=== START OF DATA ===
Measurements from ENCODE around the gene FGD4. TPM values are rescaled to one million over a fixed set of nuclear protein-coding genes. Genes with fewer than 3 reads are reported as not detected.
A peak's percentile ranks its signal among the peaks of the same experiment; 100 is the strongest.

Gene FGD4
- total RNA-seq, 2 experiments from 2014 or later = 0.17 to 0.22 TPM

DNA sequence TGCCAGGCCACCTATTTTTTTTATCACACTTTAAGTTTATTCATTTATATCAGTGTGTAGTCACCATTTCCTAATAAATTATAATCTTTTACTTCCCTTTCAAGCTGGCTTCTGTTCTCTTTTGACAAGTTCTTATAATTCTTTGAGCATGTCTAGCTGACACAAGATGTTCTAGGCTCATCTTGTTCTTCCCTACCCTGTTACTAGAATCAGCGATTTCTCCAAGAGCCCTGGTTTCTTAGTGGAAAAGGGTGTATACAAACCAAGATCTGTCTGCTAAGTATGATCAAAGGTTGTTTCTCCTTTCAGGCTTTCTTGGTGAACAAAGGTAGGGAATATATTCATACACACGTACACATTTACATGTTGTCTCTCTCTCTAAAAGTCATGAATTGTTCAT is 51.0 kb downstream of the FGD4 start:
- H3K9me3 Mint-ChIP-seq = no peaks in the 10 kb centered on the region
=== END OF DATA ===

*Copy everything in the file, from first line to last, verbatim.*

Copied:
Measurements from ENCODE around the gene FGD4. TPM values are rescaled to one million over a fixed set of nuclear protein-coding genes. Genes with fewer than 3 reads are reported as not detected.
A peak's percentile ranks its signal among the peaks of the same experiment; 100 is the strongest.

Gene FGD4
- total RNA-seq, 2 experiments from 2014 or later = 0.17 to 0.22 TPM

DNA sequence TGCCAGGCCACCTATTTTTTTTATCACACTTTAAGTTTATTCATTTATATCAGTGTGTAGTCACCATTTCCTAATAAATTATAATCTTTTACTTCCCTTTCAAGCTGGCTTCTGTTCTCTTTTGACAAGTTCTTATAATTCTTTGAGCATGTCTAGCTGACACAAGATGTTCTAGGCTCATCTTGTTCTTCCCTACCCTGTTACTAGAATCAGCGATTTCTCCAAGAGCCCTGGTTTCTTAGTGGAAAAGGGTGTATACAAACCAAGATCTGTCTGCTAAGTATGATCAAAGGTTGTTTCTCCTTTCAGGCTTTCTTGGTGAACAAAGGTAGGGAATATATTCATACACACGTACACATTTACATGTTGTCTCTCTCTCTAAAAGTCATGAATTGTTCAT is 51.0 kb downstream of the FGD4 start:
- H3K9me3 Mint-ChIP-seq = no peaks in the 10 kb centered on the region